Could Multiple Authors and Redaction be Inspired?
Today, I would like to present a couple of alternative hypothetical theological arguments.
There are two characteristics concerning the Bible I believe many modern evangelicals are quite concerned with, and often head towards a Slippery Slope Fallacy when they are confronted with opposing information.
The first is that they usually perceive the Bible and its literature as sui generis. They often have a concept of the books, especially of the OT, as unique. I wouldn’t be surprised if this concept is very closely associated with “inspiration.” God wrote it, it must be unique! However, an examination of the literature of the cultures that surrounded ancient Israel soon reveals cosmologies, flood stories, poetry, laments, law codes, etc. As I have stated before: this should be expected; all human discourse, even if divinely inspired, must take place within linguistic, literary, and cognitive frameworks that exist to convey meaning. In other words, ancient Hebrews did not write in English or compose science manuals.
Second, many people have a synchronic understanding of the texts of the Bible: they believe that most, if not all of the books, were written by a single author, in a single moment of time. Some people do not believe this. They believe that the books which comprise the Hebrew Bible bear evidence of having been written over a period of time; diachronic authorship. But why is one preferred over the other? Once again, I would think that the preference of synchronic authorship may have something to do with inspiration, and probably, what we value in modern culture about literature and writing. However, I am wondering whether diachronic authorship is actually a theological concept with equal validity towards “inspiration.”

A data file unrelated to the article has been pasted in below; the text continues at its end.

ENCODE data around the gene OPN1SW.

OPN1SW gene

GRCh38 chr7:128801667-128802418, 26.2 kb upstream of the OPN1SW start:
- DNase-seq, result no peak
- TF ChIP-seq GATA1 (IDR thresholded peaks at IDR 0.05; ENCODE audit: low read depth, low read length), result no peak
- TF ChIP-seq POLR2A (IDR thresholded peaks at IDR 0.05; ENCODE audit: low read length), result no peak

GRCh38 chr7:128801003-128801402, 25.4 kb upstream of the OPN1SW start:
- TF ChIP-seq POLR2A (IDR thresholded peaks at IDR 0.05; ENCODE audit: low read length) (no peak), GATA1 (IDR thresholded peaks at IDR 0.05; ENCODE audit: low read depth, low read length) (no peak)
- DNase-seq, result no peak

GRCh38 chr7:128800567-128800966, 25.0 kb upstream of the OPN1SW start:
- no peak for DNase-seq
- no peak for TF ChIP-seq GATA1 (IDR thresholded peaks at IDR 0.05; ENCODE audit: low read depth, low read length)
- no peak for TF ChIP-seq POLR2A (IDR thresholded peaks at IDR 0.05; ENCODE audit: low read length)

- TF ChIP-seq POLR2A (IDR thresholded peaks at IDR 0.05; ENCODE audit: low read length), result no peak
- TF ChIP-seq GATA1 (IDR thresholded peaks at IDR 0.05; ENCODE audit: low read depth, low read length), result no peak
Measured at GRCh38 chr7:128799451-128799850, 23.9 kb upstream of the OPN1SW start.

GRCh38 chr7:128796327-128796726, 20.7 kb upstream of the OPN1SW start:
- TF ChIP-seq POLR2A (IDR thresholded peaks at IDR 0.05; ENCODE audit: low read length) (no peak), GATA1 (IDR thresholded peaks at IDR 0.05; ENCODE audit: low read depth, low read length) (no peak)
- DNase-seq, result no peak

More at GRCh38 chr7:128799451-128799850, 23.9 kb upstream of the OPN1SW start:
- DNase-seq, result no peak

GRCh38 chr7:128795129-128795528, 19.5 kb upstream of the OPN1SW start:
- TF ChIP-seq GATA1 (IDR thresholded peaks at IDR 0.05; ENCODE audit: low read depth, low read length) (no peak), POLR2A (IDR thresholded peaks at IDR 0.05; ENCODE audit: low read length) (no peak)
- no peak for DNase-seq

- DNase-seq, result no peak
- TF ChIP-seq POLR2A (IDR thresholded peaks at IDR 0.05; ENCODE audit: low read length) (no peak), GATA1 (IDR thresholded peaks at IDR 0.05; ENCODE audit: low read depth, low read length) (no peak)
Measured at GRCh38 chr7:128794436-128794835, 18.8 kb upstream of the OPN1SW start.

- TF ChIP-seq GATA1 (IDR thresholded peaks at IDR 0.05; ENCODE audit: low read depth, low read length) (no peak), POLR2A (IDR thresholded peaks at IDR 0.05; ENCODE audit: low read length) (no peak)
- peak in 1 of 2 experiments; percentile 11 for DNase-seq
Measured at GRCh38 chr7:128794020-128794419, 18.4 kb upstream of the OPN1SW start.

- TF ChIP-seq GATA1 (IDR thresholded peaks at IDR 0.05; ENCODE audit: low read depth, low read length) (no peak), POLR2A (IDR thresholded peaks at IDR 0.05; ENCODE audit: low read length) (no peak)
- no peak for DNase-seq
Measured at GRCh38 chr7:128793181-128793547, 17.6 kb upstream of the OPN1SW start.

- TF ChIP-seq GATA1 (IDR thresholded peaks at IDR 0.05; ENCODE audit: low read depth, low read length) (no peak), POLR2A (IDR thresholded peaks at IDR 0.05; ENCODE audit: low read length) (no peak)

An event is not any more intrinsically intelligible or unintelligible because of the pace at which it moves. For a man who does not believe in a miracle, a slow miracle would be just as incredible as a swift one. The Greek witch may have turned sailors to swine with a stroke of the wand. But to see a naval gentleman of our acquaintance looking a little more like a pig every day, till he ended with four trotters and a curly tail would not be any more soothing. It might be rather more creepy and uncanny. The medieval wizard may have flown through the air from the top of a tower; but to see an old gentleman walking through the air in a leisurely and lounging manner, would still seem to call for some explanation. ~ G. K. Chesterton, The Everlasting Man
In fact, I would suggest one could argue that multiple authorship over a long period of time could be considered more miraculous, and in need of much more providential divine oversight than God using an author as an amanuensis.
Finally, using either the most conservative or liberal estimates for dating the books of the Bible, one can see that the texts which make up the Bible were themselves collected over a period of time! This would mean then, if one held to diachronic authorship or redaction, a kind of consistent irony. Not only is the collection developed over time, but the books that are in this diachronic collection were themselves developed and redacted over a period of time. In my mind the necessity of God’s hand in this process to form a consistent “theological core” to the material would be arguable, and be much more sustainable as a hypotheses under scrutiny to the evidence the texts bear themselves.